The words “you can be Middle-Eastern, you can be Muslim and you can still be American” filled the air above her as she walked the runway proudly. It was thought-provoking, it was beautiful and it was drag at its’ most exquisite. 

Now, this example takes the issue of gender from apolitical right into the political. In October, commentators had a lot to say when then Senator Kamala Harris and exiting Vice President Mike Pence went head to head, albeit behind some plexiglass, in the VP debates. Rather ironically, the real star of the show seemed to be the fly that landed on Pence’s head during the debate and made a home there. But, sadly the irony did not stop here. 

Harris was soon able to take this in her stride as come November she became the first black female and Asian American Vice President. However, this didn’t stop headlines leading up to election day focus on her facial expressions at Pence’s remarks. Yes, the comment “Mr Vice President, I’m speaking… I’m speaking” exploded onto the internet but the focus is on the wrong sentiment. Girls across the nation idolised her ability to shutdown the alt-right Vice President while simultaneously knowing little of her policy. The wheel goes round and once again we fall into the trap of only touching the surface of a women’s attributes.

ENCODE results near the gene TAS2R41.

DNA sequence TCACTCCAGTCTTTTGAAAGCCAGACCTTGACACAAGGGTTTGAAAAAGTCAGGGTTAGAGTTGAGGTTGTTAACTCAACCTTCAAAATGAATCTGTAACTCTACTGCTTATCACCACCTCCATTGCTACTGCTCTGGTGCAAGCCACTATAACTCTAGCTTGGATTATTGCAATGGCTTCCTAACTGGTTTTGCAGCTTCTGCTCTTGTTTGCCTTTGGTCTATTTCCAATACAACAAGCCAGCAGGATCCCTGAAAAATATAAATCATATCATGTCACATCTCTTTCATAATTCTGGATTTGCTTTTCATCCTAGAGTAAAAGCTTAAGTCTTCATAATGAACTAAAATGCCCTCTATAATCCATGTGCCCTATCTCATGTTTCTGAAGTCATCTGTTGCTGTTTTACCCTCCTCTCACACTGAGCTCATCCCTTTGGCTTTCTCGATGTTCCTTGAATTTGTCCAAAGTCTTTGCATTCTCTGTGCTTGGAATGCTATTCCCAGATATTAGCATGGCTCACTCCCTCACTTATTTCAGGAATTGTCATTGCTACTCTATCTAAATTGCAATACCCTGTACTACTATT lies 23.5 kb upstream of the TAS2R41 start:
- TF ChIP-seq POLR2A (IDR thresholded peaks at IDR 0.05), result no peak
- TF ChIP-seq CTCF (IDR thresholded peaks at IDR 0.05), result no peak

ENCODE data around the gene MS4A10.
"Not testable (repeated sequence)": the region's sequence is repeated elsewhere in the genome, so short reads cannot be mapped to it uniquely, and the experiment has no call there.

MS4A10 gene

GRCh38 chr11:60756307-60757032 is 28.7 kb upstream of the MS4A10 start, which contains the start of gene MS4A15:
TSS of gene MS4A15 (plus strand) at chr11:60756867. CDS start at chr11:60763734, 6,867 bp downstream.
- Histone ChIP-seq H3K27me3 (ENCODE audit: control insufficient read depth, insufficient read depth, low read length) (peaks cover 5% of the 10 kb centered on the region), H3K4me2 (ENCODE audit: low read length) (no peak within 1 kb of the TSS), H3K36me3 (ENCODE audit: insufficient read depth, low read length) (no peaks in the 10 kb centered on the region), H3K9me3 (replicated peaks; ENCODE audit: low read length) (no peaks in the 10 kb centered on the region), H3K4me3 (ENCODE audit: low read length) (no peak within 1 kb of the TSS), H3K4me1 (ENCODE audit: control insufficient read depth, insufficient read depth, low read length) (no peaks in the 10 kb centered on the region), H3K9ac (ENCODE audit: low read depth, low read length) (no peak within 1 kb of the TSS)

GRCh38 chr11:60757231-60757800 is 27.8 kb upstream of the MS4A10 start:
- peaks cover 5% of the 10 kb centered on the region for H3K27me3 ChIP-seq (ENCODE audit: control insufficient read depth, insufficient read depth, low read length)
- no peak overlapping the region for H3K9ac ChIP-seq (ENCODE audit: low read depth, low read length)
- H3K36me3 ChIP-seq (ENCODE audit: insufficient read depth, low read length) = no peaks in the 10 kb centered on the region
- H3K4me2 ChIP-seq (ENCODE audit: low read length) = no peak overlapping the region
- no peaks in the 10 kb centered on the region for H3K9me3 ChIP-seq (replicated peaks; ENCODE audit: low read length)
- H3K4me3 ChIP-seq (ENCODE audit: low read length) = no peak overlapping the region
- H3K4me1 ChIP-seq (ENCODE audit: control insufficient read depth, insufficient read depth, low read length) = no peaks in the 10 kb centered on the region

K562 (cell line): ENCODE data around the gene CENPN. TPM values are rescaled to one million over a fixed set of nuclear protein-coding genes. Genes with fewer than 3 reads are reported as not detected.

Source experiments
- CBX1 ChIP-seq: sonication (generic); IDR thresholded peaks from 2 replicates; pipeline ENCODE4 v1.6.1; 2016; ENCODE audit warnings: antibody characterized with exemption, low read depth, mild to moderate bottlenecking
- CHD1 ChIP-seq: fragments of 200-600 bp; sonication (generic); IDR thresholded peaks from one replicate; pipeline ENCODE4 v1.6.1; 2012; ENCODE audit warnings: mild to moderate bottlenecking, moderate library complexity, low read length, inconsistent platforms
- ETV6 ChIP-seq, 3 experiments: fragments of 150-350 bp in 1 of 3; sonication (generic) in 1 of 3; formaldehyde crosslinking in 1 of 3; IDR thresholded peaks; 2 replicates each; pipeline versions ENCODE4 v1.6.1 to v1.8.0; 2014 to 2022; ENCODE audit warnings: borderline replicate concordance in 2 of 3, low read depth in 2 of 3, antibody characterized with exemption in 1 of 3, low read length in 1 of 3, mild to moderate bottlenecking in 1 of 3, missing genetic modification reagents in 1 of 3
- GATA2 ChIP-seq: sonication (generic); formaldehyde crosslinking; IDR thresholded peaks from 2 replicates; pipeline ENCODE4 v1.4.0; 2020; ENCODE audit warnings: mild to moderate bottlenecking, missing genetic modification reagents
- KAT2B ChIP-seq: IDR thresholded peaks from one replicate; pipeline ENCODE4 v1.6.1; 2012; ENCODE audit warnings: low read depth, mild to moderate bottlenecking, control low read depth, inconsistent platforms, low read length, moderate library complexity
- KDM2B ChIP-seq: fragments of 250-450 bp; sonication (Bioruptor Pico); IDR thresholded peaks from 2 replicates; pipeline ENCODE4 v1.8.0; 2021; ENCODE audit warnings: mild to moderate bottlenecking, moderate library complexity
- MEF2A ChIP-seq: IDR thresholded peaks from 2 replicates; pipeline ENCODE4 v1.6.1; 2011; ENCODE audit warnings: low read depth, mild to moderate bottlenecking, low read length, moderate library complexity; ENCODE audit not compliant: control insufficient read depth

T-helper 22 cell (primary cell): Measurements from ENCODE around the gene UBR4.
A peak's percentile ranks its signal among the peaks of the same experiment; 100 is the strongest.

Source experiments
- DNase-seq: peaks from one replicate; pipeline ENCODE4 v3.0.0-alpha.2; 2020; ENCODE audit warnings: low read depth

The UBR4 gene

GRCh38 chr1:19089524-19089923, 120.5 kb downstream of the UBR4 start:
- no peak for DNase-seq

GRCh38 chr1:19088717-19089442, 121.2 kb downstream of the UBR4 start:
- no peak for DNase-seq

And, slowly, then it hit me; society takes decades to slowly evolve despite what we may think. This year has proved just that. If this is the game we as women are born into then just watch us make a few new rules along the way. These articles will always feature somewhere, so why not try to reclaim the narrative? As the colloquial phrase instructs us, if you can’t beat them, join them. 

The problem arises when we cannot adequately strike a balance. When female celebrities and ordinary women alike become a topic of discussion in isolation from their careers. Rebecca Reid wrote last week in the Huffington Post of her anger over the perceived myth that beauty and fashion are inherently sexist, they aren’t. What, in my humble opinion, is sexist is to assume that these are selected with fickle intentions. 

What remains clear is that we have a way to go. When researching for this piece and tapping in an internet search for “key moments for gender in 2020”, the articles that appeared before my eyes tried to inform me of the successes of women throughout the year. The triumphs of women, and for women, are significant needless to say but this year has finally etched away at our understanding at the very depths of gender. Free period products in Scotland and how Jacinda Arden handled the pandemic are worth acknowledging, but we are mistaken in viewing them as making up the entire discussion of gender. While we may be learning as a society, clearly our internet algorithms are yet to catch up with us. 

As to the question of where next? If this year has taught us anything it is that we are foolish if we believe we can predict it. What we must hope though, is that as our perception of gender and its roles continues to evolve, we take society with us. That we open the door to the cage it has become, free those remaining inside and throw the key far away.